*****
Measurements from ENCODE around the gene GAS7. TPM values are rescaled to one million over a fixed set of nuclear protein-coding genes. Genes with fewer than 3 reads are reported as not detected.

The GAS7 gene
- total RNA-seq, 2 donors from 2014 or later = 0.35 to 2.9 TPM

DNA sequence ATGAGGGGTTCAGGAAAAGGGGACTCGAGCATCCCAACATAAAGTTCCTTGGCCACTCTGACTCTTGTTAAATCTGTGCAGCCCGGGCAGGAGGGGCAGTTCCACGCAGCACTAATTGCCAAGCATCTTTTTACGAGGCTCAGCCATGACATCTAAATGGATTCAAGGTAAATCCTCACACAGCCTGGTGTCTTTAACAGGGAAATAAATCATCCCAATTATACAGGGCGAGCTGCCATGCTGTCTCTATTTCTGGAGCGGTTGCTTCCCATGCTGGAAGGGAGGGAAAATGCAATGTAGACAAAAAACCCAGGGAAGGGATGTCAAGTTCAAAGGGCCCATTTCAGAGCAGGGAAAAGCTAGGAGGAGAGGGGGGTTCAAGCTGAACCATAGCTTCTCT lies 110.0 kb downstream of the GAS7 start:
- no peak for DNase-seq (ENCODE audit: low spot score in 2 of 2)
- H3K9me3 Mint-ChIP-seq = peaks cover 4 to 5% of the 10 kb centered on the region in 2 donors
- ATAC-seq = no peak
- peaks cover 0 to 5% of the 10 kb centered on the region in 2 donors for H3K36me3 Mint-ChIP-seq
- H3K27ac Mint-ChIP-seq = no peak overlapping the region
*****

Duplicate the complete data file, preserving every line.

Measurements from ENCODE around the gene GAS7. TPM values are rescaled to one million over a fixed set of nuclear protein-coding genes. Genes with fewer than 3 reads are reported as not detected.

The GAS7 gene
- total RNA-seq, 2 donors from 2014 or later = 0.35 to 2.9 TPM

DNA sequence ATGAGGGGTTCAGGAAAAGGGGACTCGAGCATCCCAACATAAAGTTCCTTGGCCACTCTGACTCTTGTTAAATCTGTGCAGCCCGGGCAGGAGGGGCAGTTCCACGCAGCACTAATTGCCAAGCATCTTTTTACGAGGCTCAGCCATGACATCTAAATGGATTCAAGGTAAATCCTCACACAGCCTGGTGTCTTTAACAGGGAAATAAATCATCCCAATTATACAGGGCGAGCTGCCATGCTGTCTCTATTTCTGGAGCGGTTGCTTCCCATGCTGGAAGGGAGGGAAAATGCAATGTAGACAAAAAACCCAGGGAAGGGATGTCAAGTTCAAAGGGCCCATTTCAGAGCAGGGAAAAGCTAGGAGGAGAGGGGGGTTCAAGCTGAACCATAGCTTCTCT lies 110.0 kb downstream of the GAS7 start:
- no peak for DNase-seq (ENCODE audit: low spot score in 2 of 2)
- H3K9me3 Mint-ChIP-seq = peaks cover 4 to 5% of the 10 kb centered on the region in 2 donors
- ATAC-seq = no peak
- peaks cover 0 to 5% of the 10 kb centered on the region in 2 donors for H3K36me3 Mint-ChIP-seq
- H3K27ac Mint-ChIP-seq = no peak overlapping the region